Hometown Banking for Generations to Come

This time of year has special resonance for Carter Leak IV. 

“As I thought about my kids, I figured there was no greater gift I could give them than to embrace the idea of home,” says Carter

Three years ago, the St. Francisville native left a career with the global engineering and construction firm, CB&I, to return home and help lead the Bank of St. Francisville, the business his father, Carter Leak III, launched in 1978.

“To be able to come back and work for a real community bank in a place so rich in personal relationships – that’s irreplaceable.” 

In May, Carter took over as bank president, carrying on a deeply held belief in face-to-face customer service. His story carries shades of It’s a Wonderful Life with a modern sense of smart business.

“One thing I have really appreciated about my father and the bank’s executive team is how forward-thinking they have been, especially when it comes to integrating the latest in technology in the customer experience,” says Carter. “It’s been very important to us to capture the millennial market and to give all of our customers a frictionless banking experience.”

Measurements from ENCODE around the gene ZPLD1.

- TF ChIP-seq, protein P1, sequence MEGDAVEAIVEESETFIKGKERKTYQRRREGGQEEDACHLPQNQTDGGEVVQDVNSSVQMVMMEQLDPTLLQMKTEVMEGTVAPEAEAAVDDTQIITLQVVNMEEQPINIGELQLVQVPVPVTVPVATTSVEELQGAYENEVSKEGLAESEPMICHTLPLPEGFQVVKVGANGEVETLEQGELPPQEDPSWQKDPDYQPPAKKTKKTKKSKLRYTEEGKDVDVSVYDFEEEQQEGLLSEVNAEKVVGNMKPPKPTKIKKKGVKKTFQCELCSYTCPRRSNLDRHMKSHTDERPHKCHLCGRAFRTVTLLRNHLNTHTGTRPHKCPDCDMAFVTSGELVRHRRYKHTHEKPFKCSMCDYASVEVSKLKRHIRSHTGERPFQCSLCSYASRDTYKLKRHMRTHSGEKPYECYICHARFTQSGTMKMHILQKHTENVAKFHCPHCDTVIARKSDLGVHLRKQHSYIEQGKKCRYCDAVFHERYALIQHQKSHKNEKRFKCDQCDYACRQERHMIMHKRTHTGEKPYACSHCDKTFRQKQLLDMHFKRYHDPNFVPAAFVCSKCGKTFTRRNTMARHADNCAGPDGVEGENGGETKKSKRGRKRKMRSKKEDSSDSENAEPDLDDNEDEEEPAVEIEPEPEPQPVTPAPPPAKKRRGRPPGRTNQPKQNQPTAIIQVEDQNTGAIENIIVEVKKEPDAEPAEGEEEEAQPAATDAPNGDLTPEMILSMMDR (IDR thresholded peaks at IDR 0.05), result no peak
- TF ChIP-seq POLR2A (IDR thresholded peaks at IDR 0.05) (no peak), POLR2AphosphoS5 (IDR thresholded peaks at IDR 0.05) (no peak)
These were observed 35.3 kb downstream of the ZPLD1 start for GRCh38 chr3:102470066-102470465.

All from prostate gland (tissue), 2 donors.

In 2014, Carter Leak IV brought his young family from North Carolina, back home to St. Francisville.

Carter, his wife and their four children returned to St. Francisville from Charlotte, North Carolina in 2014 after Carter’s 14-year career with CB&I. Being back in St. Francisville has been fulfilling both professionally and personally, he says.

“One of the benefits to life in a small town is that you get to experience diversity in an authentic way,” says Carter. “Everyone goes to school together, cheers for the same football team and helps each other out in times of trouble. In bigger cities, it’s so easy to only associate with people who look like you and think like you, but here in a small town, we live and function as a community, and that helps us grow as people.”

Carter says that being part of a community bank has enabled him and his colleagues to fundamentally change people’s lives. His long-term vision is to involve his children in the business as well. 

“The goodness of life lies in maintaining and enjoying relationships,” says Carter. “The ability to do that in this profession and in this community has been a gift to me, and one that I would love for my kids to experience in a similar way.”


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